News editors used to give new reporters one piece of advice: ‘Always remember, all politicians are liars and cheats.’ This cynical caveat should have been in most journalists’ minds during the past two weeks when politicians wrestled with two major scandals: the report on a fire in a Schiphol cell complex which killed 11 refugees and Amsterdam’s role in allowing a ship to dump toxic waste in Ivory Coast which killed seven people.
Scandal number one resulted in the resignation of two government ministers. One said he had resigned because he needed to be free to defend himself in a debate over the crime. What has actually happened is that the debate has been postponed by at least a month to allow the new ministers to read up on the case. As any fool knows this delay will take the sting out of the debate.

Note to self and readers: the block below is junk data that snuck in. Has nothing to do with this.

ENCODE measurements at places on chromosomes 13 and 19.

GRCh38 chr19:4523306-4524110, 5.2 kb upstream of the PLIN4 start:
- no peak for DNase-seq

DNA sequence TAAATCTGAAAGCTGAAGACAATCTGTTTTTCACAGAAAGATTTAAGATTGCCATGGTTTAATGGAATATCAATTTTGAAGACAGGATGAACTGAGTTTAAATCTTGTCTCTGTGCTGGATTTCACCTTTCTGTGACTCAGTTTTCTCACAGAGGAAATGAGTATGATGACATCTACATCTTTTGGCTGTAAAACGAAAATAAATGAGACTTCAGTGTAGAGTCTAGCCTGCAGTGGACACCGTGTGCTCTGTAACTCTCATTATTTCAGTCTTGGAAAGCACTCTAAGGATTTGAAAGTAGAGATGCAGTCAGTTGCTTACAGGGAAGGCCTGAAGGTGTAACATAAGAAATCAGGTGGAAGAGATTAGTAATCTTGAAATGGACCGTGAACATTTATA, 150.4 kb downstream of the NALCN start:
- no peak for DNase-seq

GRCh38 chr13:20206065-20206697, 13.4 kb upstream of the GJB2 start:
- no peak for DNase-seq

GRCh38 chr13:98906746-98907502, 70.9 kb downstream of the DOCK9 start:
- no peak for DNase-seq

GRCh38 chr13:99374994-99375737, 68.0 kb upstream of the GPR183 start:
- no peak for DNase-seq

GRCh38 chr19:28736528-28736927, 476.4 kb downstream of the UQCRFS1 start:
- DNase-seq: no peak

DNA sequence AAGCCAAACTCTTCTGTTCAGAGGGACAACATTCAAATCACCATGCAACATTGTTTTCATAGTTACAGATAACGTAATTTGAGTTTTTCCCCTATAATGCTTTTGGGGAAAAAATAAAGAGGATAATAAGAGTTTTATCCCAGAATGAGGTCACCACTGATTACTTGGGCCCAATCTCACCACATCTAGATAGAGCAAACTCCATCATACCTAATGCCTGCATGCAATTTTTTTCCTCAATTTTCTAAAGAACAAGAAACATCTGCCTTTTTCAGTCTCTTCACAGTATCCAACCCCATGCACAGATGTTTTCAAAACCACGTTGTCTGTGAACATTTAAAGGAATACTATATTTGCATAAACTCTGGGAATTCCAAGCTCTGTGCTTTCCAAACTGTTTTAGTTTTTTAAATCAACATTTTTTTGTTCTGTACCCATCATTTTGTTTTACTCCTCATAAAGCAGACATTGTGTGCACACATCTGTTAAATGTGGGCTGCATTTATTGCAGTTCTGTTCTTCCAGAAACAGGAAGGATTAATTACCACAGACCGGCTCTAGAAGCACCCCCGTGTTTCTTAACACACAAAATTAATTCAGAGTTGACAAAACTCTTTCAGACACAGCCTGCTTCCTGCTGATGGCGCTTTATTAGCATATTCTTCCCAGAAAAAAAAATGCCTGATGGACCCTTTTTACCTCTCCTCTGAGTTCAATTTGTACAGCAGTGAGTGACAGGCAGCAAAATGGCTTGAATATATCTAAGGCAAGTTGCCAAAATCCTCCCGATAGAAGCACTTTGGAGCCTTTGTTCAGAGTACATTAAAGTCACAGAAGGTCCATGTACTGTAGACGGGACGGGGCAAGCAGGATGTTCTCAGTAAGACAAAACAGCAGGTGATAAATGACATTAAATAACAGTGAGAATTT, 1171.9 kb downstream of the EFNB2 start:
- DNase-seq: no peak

Scandal number two is a classic case of conflicting reports creating confusion about who is responsible for what. First the nation was told that nothing could be done to stop the ship leaving. Then it appeared the ship should have been impounded and that officials did not follow proper procedures. Reason enough one would say for the environment minister to pack his bags. Democracy is based on informed choices. Given the proceedings over the past two weeks, one wonders if the electorate is in any position to make them.